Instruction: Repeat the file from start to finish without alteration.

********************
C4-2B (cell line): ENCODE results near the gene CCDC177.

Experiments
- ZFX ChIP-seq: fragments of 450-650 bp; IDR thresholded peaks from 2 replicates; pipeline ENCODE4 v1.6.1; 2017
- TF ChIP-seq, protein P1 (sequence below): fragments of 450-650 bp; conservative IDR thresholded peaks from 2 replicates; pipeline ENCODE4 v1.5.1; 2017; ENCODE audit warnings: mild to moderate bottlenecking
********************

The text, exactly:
C4-2B (cell line): ENCODE results near the gene CCDC177.

Experiments
- ZFX ChIP-seq: fragments of 450-650 bp; IDR thresholded peaks from 2 replicates; pipeline ENCODE4 v1.6.1; 2017
- TF ChIP-seq, protein P1 (sequence below): fragments of 450-650 bp; conservative IDR thresholded peaks from 2 replicates; pipeline ENCODE4 v1.5.1; 2017; ENCODE audit warnings: mild to moderate bottlenecking